A long-lost species of egg-laying mammal named after Sir David Attenborough has been rediscovered by a British-led expedition in the dense jungles of New Guinea more than 60 years after it was last spotted.
A living specimen of Sir David’s long-beaked echidna, which resembles a large hedgehog with a long snout, was last documented in 1961.
Scientists had no idea whether it had become extinct or not. But it has now been filmed by a University of Oxford expedition in the Cyclops Mountains of Papua, the Indonesian half of the island of New Guinea.
It is the first video footage ever recorded of the species.
A multinational team of scientists braved earthquakes, sheer cliffs, deadly snakes, malaria and blood-sucking leeches as they scoured the rainforest for the elusive creature.
The long-beaked echidna was captured on a trail camera on the very last day of a month-long expedition. Images of the creature were found on the last memory card retrieved from more than 80 cameras that had been set up in the rainforest by the scientists.
“I’m not joking when I say it came down to the very last SD card that we looked at, from the very last camera that we collected, on the very last day of our expedition,” biologist Dr James Kempton told the BBC.
The camera trap footage shows the animal waddling across the forest floor with a distinctive loping gait.
“(The reason) it appears so unlike other mammals is because it is a member of the monotremes – an egg-laying group that separated from the rest of the mammal tree-of-life about 200 million years ago,” Dr Kempton said in a statement.
He said the animal has “the spines of a hedgehog, the snout of an anteater and the feet of a mole”.
The last time the species was recorded scientifically was by a Dutch botanist in 1961. The only evidence that the species existed, until now, was a specimen held by a museum in the Netherlands.
The importance of the specimen was revealed in 1998, when x-rays showed it wasn’t a juvenile of another echidna species, but in fact fully grown and distinct. The species was named after Sir David following the discovery.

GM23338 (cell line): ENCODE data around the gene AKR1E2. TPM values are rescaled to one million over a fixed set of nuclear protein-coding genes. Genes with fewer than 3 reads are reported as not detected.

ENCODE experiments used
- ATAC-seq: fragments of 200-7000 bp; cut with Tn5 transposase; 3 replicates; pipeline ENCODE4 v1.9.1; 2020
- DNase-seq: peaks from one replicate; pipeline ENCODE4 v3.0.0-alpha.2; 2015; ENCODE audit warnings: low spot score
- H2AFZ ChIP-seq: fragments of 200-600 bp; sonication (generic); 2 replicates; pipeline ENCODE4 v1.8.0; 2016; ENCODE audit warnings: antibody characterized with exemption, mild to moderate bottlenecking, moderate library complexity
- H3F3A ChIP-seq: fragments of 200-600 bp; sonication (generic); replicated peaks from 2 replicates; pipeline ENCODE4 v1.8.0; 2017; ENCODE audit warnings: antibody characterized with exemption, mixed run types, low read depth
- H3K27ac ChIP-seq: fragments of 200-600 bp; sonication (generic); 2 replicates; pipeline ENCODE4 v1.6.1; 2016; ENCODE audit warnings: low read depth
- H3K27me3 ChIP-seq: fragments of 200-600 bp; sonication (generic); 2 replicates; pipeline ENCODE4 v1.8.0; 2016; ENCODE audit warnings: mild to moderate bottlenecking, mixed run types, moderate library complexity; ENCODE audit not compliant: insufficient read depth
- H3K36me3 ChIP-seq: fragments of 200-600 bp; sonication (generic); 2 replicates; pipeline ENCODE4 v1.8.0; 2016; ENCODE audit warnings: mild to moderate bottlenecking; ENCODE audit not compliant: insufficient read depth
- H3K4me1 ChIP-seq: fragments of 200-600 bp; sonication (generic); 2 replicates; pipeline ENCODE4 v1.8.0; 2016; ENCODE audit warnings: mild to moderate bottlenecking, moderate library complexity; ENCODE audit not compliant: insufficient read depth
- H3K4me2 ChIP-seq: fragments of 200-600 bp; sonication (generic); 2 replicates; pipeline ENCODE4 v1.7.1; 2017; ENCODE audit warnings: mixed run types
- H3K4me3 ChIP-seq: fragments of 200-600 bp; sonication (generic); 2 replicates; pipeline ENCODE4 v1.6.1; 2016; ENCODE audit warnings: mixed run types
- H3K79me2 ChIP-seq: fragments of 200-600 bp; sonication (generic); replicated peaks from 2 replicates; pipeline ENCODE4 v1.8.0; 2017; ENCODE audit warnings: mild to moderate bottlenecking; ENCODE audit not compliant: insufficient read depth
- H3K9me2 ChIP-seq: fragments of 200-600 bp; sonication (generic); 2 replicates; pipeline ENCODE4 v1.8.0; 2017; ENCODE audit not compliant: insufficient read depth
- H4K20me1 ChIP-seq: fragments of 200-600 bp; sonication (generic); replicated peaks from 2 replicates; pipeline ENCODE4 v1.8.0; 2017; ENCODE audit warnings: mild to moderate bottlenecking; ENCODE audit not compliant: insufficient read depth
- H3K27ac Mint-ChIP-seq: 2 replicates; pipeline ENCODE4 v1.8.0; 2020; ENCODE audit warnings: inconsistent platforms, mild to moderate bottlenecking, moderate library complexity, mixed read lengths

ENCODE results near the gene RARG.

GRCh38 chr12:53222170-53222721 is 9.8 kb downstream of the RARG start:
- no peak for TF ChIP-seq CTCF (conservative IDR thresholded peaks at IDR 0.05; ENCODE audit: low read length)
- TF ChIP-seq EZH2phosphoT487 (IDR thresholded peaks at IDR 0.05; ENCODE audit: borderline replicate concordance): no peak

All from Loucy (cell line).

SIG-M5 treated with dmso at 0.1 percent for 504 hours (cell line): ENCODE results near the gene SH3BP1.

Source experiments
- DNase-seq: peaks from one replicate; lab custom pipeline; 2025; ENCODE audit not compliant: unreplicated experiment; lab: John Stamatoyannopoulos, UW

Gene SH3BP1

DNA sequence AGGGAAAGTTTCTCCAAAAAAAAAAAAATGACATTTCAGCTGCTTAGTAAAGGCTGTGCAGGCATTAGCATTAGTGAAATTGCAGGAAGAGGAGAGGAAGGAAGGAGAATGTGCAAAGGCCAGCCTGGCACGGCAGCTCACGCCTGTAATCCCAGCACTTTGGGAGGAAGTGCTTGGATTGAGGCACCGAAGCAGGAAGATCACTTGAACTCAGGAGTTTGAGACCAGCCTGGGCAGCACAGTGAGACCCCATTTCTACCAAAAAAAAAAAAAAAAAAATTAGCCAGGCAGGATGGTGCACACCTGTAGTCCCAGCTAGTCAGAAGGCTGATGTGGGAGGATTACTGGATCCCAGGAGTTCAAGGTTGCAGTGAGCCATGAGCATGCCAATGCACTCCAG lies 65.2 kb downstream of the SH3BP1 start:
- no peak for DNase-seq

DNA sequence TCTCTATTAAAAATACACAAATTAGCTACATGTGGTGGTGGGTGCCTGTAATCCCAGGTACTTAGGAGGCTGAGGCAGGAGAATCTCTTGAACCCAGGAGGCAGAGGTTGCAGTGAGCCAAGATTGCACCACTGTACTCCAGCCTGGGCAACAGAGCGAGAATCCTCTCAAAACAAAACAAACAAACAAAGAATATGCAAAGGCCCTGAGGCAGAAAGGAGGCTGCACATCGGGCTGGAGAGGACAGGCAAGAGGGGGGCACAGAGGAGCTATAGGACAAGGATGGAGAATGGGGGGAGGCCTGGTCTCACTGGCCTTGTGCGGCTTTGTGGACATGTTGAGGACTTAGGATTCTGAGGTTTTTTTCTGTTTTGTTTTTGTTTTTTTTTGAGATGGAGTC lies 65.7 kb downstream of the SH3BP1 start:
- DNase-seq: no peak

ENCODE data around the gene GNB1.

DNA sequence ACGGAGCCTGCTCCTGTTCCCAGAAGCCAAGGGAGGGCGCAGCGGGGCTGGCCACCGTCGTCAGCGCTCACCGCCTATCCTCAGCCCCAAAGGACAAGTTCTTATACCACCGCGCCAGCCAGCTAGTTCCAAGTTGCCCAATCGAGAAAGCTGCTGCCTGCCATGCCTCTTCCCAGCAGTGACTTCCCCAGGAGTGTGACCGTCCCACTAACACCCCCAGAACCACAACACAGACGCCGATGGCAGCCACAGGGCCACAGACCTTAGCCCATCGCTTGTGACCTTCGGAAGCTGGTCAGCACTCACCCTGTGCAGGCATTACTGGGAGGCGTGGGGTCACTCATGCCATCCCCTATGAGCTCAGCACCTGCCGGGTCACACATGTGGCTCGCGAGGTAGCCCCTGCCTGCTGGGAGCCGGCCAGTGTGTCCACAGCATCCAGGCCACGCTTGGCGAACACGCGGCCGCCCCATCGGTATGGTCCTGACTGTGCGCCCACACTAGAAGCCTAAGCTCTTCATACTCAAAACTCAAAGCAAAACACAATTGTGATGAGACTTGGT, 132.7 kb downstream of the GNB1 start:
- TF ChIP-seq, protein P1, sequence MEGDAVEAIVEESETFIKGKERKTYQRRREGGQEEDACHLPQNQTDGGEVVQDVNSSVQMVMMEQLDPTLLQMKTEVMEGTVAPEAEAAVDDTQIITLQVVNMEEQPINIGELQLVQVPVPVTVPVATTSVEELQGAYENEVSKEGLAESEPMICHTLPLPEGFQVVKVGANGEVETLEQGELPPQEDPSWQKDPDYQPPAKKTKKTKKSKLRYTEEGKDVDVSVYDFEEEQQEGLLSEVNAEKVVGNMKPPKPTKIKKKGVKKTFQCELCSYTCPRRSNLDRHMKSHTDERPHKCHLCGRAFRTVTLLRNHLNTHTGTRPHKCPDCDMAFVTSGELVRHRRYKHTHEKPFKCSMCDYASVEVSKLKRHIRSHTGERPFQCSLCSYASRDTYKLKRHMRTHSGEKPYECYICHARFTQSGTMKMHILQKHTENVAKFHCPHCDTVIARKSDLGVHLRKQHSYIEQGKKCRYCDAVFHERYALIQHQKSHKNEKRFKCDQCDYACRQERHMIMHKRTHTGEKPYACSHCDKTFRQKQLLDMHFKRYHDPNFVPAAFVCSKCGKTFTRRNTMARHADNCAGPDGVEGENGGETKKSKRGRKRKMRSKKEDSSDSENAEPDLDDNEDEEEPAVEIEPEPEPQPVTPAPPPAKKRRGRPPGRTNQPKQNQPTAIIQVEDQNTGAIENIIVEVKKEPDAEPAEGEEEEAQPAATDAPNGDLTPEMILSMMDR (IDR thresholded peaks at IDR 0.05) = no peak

One of the many unusual features of echidnas is the fact that they are equipped with a four-pronged penis. It has four separate heads, or glans, although only two of them are used during each erection.
Sir David’s long-beaked echidna, also known as Attenborough’s long-beaked echidna, plays an important part in local culture, with a tradition saying that if a conflict breaks out between villagers, one party should be sent into the jungle to look for one of the animals while another should travel to the coast of New Guinea to find a marlin.
Both creatures are so rare that finding them could take years or decades, by which time the reasons for the conflict would be forgotten.
The scientifically named Zaglossus attenboroughi is classified as critically endangered because of habitat loss and hunting for its meat. The only living relative of the echidnas is the duck-billed platypus of Australia.
Aside from rediscovering the lost echidna, the expedition also found two new species of frog and a new species of terrestrial shrimp as they explored the Cyclops Mountains. The scientists are calling for the region to be given much better protection.
“With 83 per cent of Indonesian New Guinea’s old-growth forest still intact, we are at a critical moment to ensure the preservation of the world’s most biodiverse island,” said Dr Kempton.